At Long Last!

Good news if you holiday in Europe (or travel there on business), because as of 15 June 2017 mobile roaming fees will be abolished!

Other good roaming news is that starting from 30 April 2016, the existing price caps on roaming will change, and consumers will be allowed to roam in the EU from their existing post-paid bundle or home prepaid rates.

Hopefully this will mean the end of ludicrously high mobile bills after going on holiday in Lanzarote or wherever. It’s usually the roaming data charges which are really painful. They can be unexpectedly large because people frequently don’t turn data roaming off and still expect to look at their email, use Twitter and Facebook etc.

Sad Day

Apparently South Molton Recycling have gone into administration and ceased trading.

Sadly this does mean, that in the short term at least, jobs will probably be lost.

This doesn’t affect the recycling shops in South Molton and Barnstaple as they’re run by a separate company. But it does mean that people who in the Torridge council area won’t have their recycling rubbish collected.

I wonder whether they would still be trading if North Devon Council hadn’t taken the controversial decision to take their recycling services in-house?

London v North Devon

As long as it has some sort of bus service Devon County Council doesn’t consider that a community is isolated.  In some cases this may mean a service that runs just once a week!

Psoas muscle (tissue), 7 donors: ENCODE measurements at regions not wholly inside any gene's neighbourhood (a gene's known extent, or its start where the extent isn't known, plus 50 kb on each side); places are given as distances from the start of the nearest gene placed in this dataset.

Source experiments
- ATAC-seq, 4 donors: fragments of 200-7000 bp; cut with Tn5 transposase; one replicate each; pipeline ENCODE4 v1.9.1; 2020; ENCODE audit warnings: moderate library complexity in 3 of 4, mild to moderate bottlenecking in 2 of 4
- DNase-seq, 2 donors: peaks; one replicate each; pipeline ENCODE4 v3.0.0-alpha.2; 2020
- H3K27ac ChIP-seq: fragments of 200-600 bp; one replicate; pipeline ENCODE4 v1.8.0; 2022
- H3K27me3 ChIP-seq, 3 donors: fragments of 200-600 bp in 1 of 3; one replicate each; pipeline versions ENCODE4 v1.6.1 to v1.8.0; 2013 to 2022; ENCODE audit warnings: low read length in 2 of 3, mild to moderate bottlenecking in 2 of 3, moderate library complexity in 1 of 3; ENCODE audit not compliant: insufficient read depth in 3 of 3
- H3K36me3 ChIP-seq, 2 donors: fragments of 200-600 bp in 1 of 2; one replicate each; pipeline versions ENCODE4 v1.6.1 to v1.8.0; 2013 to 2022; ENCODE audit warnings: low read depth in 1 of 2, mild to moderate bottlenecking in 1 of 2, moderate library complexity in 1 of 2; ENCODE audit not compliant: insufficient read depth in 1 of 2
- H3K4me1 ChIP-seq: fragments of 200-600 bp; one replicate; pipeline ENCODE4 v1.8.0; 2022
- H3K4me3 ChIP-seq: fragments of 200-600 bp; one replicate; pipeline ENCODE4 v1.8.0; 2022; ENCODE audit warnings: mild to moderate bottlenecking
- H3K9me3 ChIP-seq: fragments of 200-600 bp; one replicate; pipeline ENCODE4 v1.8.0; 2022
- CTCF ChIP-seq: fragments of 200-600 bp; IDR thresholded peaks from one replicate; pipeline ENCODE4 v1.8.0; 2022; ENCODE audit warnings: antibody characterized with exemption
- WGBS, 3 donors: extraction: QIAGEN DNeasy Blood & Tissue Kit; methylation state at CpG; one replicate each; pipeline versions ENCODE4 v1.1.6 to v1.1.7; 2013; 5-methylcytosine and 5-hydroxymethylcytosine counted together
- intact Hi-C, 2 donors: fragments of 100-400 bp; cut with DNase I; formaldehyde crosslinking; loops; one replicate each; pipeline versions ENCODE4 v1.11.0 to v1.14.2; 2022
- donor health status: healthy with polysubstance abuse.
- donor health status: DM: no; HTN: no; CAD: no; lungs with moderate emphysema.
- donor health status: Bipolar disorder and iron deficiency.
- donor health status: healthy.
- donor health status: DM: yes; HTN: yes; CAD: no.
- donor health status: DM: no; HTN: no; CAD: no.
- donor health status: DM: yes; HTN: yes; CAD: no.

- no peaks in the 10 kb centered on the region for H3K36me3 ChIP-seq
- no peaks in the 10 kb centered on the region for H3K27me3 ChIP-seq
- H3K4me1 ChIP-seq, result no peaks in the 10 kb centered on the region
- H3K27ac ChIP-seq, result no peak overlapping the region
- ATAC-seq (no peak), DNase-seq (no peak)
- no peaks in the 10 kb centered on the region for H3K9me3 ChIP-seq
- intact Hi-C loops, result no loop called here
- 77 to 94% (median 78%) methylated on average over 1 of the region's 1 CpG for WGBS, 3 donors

Contrast this to London where a large number of the bus services now run 24 hours a day 364 days a year (there are no bus or tube  services on Christmas Day).

From 12 September even some London tube services will run through the night on Fridays and Saturdays. Not only that, there’ll also be a service about every ten minutes!

If you live in South Molton (even worse if you live in more rural areas) it isn’t even possible to have a night out in Barnstaple and get a bus home. As for a night out in Exeter – no chance. And if you’re thinking of going anywhere on a Sunday or Bank Holiday forget it.

This is just one example of how Britain is fast becoming a two-tier nation.

Immigration and the NHS

In the run up to the general election in May there was much talk from UKIP (And the Conservatives) about how immigrants are overloading the NHS.

Speaking at the British Medical Association annual conference, its chair, Dr Mark Porter, said that “We were told immigrants are filling up our GP surgeries and our hospitals,”

“Well, they are. They’re called doctors, and nurses, and porters, and cleaners, and clinical scientists. And without them, the NHS would be on its knees,” he added.

Even More Broadband

I thought the rollout of superfast broadband cabinets in South Molton was over.  I was wrong.

South Molton Broadband Rollout v9

Another cabinet has been installed at the top of Duke Street. For a geek like me what’s interesting is that BT have also installed a new standard cabinet close by. What that could mean is that houses  close to the telephone exchange, which might have been directly wired to the exchange i.e. without going through a cabinet, might now be rewired so that they get to the exchange via a cabinet.

The reason that’s important, is that telephone lines which are directly wired to the exchange can’t get superfast broadband. Lines which go via a cabinet can.

Station Road Views